Guinea’s internet and phone call services are set to be disrupted over the weekend as the country holds two key polls, telecommunications company Guinean Broadband (Guilab) has announced.
The firm said the disruption would be caused by planned maintenance work to undersea cables that would affect the whole region, not just Guinea.
The West African nation is set to hold a referendum about a proposed new constitution and parliamentary polls.
There have been months of often violent demonstrations against the referendum.
If passed it would allow the 82-year-old president to seek a third term in office.
The proposed constitution does not scrap term limits – a president would still only be able to serve two terms – though the length of a term would be extended from five to six years.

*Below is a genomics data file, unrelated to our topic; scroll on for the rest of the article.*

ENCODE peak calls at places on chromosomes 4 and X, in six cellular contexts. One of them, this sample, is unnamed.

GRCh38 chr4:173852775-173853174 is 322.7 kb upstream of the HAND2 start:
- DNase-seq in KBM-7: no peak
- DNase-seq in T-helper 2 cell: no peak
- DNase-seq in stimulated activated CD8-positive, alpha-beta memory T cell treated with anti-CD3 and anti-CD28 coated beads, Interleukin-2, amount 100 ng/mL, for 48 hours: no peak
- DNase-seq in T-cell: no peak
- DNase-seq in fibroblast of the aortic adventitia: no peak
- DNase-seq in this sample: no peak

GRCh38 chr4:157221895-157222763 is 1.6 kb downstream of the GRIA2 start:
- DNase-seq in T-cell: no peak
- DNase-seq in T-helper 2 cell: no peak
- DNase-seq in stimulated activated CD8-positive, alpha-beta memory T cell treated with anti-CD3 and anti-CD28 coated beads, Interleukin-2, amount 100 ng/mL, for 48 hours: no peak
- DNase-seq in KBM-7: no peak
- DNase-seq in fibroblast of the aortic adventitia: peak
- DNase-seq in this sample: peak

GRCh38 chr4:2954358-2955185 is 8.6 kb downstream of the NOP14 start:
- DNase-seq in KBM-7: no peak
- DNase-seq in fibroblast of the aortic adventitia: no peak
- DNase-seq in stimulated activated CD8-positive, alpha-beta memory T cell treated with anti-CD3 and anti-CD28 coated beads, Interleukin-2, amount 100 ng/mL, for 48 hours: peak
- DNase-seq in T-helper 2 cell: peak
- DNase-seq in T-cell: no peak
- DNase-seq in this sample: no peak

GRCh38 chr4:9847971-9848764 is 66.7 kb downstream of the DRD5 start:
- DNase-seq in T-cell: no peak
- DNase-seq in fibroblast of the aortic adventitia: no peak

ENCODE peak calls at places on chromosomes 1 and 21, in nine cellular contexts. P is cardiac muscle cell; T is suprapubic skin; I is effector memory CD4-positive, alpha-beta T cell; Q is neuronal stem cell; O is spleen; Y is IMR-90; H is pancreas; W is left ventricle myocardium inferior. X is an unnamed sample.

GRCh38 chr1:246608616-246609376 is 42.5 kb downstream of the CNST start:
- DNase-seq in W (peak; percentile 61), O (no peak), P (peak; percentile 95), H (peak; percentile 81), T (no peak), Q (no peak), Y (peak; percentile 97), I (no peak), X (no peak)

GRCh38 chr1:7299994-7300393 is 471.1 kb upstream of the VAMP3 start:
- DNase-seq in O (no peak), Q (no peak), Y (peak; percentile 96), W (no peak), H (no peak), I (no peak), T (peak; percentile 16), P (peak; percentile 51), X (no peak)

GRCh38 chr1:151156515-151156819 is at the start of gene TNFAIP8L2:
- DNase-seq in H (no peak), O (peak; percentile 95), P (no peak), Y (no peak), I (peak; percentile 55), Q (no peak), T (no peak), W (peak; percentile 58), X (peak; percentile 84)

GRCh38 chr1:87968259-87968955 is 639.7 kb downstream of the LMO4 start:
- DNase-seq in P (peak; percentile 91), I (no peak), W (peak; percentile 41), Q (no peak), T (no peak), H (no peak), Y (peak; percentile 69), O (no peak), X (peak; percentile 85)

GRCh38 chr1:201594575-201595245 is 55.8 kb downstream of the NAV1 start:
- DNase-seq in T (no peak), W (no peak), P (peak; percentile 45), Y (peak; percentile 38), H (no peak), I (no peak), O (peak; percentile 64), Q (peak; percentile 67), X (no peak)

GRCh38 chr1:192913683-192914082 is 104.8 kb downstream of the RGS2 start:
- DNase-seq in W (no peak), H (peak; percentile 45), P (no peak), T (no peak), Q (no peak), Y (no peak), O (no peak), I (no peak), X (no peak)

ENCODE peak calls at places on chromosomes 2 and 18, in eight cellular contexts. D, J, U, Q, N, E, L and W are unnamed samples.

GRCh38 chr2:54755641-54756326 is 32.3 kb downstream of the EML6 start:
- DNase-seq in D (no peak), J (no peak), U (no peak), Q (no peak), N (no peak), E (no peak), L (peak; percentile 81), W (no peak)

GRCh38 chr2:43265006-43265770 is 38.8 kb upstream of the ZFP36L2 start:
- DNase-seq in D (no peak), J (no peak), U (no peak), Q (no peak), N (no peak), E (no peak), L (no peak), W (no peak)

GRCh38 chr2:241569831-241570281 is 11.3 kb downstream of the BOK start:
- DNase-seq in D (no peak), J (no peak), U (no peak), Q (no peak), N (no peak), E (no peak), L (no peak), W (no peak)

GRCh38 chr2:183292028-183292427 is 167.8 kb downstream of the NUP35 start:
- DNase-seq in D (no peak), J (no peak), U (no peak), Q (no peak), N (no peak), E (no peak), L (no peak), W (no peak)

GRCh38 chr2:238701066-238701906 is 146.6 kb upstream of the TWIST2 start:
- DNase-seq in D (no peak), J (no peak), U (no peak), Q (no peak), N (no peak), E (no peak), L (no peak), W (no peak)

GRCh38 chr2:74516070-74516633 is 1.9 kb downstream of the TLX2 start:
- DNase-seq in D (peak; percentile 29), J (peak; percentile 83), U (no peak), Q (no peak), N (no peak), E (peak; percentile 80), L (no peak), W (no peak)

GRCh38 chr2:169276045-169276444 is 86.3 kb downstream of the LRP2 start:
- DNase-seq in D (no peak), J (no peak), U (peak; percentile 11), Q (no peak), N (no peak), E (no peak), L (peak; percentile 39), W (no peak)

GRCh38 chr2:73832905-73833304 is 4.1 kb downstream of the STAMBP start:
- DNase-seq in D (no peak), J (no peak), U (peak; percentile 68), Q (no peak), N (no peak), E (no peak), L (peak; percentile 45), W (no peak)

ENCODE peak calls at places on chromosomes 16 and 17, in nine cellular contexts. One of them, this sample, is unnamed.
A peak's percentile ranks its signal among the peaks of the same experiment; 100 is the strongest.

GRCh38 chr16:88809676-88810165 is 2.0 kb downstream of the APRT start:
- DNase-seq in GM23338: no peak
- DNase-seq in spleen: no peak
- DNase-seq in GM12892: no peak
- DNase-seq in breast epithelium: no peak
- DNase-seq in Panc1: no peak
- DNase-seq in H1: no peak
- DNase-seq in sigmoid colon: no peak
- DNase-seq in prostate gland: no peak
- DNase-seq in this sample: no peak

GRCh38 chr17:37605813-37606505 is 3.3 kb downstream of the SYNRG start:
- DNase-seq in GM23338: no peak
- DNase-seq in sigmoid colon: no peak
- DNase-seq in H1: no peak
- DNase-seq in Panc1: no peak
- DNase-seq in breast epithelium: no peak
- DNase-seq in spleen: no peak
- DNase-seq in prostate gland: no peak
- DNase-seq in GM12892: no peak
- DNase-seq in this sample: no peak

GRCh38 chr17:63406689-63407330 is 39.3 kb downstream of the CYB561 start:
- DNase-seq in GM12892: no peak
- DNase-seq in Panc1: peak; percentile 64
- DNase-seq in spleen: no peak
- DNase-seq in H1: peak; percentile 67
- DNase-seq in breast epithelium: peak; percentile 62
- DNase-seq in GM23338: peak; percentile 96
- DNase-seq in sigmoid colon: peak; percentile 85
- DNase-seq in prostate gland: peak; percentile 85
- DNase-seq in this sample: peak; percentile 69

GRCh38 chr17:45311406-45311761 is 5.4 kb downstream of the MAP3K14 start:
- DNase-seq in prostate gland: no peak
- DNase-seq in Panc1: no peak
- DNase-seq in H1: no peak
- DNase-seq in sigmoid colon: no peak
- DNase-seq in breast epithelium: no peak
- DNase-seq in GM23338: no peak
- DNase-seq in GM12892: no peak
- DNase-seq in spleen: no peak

However, the adoption of the new constitution would mean that the time Mr Condé has already served would not count – and his second term comes to an end in December.
Mr Condé has not said he intends to run again, but his party has not denied that the new constitution would allow him to do so.
The government says the constitution is in need of a revamp as the current one was written during a time of military rule between 2008 and 2010.
The opposition coalition, National Front for the Defence of the Constitution (FNDC), had earlier warned mobile telephone operators against any internet shutdown ahead of voting.
They have since called for nationwide anti-government protests.
Simon Henshaw, the US ambassador to Guinea, told BBC Focus on Africa radio that the situation in the country was “unfortunate”.
“We’re at a position where the two sides don’t even agree on whether there should be an election and they’re no longer speaking to one another so I think this is very concerning.
“There’s no dialogue, there’s a lot of tension, I think it’s very unfortunate.”